Appeals Court (May 3, 2007)
For a complainant to simply testify that she told someone about a sexual assault, and where and when, does NOT invoke the fresh complaint doctrine. Fresh complaint (first complaint) testimony is by definition, testimony from a third party about the alleged victim's conversation.
The victim was the sole witness for the Commonwealth at the defendant's trial for two counts of indecent assault and battery. The prosecutor elicited testimony from the victim that a few years after the incident the victim confided in a friend about the assaults. The defendant objected to the testimony arguing that there was fresh complaint testimony before the jury without foundation thus; the victim was in effect providing self-corroboration of her testimony. The defendant requested the judge strike the testimony and give a curative instruction to the jury. The trial judge denied the defendant's motions reasoning that no evidence of fresh complaint was offered, nor did the victim provide any substance of the conversation with her friend. The defendant was convicted of two counts of indecent assault and battery and appealed.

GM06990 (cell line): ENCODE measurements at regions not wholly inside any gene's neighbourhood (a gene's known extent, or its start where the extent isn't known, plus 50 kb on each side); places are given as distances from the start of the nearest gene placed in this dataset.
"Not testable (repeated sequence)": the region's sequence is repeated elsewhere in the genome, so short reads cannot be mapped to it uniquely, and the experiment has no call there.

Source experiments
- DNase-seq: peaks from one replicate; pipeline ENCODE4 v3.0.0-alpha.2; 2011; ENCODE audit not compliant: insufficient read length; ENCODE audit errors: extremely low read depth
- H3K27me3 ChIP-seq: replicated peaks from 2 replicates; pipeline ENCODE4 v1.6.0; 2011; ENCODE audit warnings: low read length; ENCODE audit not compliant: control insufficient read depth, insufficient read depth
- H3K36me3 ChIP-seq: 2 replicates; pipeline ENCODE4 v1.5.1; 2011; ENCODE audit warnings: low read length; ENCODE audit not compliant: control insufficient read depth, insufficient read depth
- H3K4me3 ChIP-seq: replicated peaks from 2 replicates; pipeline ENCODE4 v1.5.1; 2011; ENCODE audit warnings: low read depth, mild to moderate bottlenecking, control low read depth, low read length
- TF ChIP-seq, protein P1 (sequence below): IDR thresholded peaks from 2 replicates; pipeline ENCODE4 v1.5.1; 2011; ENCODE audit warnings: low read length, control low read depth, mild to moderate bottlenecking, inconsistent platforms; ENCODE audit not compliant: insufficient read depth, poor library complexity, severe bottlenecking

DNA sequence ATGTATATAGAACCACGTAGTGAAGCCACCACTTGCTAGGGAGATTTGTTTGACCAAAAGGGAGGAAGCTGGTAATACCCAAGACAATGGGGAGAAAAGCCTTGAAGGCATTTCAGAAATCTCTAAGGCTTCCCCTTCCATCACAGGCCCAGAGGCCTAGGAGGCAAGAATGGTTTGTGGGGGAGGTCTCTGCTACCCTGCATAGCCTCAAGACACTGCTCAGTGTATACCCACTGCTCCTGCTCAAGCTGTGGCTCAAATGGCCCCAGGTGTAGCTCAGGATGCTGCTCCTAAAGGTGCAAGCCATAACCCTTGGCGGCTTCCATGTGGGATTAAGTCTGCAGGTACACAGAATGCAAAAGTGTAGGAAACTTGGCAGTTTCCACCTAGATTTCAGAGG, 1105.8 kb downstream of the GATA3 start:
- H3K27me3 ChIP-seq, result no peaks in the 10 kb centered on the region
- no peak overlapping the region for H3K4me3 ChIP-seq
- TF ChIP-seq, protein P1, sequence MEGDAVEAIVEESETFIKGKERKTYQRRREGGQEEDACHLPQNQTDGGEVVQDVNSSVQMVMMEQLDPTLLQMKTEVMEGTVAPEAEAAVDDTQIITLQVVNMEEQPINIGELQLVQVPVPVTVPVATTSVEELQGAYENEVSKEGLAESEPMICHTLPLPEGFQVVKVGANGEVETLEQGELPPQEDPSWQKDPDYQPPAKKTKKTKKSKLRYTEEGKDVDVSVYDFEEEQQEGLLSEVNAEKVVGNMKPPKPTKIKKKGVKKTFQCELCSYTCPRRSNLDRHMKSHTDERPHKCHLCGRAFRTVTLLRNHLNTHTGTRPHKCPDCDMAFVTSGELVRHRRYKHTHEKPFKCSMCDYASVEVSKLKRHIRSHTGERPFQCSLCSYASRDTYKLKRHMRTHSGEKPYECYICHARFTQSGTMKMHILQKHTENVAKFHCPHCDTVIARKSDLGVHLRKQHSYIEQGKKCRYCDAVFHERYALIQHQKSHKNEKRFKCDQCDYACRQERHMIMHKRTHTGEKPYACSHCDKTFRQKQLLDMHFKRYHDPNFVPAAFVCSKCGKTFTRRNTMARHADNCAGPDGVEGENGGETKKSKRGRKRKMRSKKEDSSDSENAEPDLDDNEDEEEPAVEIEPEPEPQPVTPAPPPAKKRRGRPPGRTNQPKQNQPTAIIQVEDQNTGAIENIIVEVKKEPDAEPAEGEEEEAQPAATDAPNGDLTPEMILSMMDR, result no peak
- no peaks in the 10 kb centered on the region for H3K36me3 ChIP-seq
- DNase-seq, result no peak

The Appeals Court affirmed the defendant's convictions reasoning, there can be no fresh complaint if there is no fresh complaint witness. The fresh complaint (now the first complaint) doctrine is not operative until fresh complaint testimony from someone other than the complainant is properly introduced.
Note: The Supreme Judicial Court has revamped the fresh complaint doctrine, replacing it with "first complaint." Commonwealth v. King, 445 Mass. 217 (2005).